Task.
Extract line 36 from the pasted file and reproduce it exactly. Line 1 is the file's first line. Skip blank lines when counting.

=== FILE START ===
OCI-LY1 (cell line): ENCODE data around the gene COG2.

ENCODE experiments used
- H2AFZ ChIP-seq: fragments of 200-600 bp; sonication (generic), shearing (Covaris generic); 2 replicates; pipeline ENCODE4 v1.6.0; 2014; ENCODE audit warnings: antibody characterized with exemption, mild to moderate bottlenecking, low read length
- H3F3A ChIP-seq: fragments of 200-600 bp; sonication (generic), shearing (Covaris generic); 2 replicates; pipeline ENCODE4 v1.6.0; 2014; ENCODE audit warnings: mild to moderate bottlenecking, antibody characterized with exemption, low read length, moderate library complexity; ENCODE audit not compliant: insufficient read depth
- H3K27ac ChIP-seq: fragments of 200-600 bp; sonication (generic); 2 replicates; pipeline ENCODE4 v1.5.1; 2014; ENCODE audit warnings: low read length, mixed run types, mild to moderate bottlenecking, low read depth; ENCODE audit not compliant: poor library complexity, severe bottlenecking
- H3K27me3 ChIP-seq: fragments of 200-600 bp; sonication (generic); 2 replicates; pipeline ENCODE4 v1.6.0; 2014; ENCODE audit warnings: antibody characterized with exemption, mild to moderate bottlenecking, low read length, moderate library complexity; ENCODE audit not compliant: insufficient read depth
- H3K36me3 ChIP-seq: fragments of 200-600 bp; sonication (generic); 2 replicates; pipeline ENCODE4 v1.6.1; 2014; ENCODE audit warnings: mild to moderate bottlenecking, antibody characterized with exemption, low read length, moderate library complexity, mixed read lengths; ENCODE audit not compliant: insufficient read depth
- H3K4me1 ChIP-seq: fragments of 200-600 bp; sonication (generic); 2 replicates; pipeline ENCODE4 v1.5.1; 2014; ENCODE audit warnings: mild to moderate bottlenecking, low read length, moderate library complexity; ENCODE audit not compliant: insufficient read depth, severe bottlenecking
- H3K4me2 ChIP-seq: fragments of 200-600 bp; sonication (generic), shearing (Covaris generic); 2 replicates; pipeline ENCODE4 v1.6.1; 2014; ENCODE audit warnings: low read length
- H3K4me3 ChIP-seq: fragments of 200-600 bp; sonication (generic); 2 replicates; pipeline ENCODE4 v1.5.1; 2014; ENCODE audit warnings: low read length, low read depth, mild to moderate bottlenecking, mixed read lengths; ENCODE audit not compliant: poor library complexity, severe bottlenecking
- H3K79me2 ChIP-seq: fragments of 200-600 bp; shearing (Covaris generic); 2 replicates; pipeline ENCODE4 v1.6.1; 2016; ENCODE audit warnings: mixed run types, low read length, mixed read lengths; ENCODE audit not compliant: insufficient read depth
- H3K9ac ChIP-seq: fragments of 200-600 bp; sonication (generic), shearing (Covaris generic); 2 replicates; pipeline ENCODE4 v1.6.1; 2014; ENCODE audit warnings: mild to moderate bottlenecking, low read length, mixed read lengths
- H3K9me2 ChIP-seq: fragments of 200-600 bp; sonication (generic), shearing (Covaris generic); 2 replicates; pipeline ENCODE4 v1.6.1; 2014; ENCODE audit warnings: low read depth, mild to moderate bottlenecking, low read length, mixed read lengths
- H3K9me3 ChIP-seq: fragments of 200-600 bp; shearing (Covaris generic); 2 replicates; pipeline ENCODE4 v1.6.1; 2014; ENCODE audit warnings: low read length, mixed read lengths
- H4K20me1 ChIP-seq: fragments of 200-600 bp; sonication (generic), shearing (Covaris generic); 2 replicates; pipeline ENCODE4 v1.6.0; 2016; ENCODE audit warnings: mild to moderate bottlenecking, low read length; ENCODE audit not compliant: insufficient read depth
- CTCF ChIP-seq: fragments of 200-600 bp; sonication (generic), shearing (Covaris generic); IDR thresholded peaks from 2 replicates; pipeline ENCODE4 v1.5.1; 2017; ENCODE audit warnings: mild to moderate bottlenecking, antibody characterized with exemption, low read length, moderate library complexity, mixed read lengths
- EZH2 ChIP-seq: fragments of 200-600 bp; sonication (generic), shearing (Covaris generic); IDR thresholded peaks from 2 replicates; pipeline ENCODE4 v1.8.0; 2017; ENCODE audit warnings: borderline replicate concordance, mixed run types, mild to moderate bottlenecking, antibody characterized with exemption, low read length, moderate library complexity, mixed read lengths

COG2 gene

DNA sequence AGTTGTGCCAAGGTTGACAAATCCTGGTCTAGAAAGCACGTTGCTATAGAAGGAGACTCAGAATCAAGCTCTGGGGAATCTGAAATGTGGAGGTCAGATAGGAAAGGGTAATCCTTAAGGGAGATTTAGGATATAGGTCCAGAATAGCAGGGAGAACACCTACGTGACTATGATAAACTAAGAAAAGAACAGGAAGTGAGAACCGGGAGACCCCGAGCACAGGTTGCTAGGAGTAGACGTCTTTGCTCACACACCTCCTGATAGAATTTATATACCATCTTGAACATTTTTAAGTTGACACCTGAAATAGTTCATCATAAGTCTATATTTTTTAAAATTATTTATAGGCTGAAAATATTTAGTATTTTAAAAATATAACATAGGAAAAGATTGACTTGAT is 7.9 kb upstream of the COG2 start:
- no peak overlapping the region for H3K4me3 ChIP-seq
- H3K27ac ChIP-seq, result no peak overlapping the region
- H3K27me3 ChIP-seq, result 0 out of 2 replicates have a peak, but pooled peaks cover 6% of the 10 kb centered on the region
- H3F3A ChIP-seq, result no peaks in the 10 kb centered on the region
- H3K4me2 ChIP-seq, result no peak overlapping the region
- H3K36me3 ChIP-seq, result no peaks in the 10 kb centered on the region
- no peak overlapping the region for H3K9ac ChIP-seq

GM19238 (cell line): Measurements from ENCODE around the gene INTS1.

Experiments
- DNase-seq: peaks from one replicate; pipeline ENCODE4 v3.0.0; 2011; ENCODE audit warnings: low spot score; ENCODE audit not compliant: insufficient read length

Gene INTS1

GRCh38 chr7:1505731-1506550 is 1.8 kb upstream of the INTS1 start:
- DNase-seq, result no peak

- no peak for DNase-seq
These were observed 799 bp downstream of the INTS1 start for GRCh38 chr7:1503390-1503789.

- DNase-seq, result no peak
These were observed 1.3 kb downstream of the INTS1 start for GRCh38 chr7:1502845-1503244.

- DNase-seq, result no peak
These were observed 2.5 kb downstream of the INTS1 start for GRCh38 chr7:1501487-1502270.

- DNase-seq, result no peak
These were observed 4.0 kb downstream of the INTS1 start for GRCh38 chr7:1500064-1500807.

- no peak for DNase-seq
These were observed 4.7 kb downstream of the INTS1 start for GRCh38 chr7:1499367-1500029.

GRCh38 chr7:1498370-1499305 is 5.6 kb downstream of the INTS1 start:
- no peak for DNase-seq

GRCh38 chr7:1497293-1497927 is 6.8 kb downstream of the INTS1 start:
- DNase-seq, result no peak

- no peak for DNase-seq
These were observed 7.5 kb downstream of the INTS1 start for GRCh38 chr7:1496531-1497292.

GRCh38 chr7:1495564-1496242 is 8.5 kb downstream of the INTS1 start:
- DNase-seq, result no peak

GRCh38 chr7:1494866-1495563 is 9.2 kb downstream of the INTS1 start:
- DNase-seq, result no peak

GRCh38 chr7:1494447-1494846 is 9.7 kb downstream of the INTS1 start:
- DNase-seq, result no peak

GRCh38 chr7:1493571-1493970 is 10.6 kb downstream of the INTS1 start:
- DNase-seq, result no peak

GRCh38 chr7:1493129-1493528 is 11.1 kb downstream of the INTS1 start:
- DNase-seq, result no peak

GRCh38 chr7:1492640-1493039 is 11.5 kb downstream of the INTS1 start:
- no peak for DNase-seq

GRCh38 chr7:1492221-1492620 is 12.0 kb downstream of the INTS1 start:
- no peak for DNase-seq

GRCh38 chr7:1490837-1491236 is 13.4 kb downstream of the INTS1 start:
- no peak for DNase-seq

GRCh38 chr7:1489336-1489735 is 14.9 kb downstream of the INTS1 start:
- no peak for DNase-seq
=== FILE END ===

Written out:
These were observed 1.3 kb downstream of the INTS1 start for GRCh38 chr7:1502845-1503244.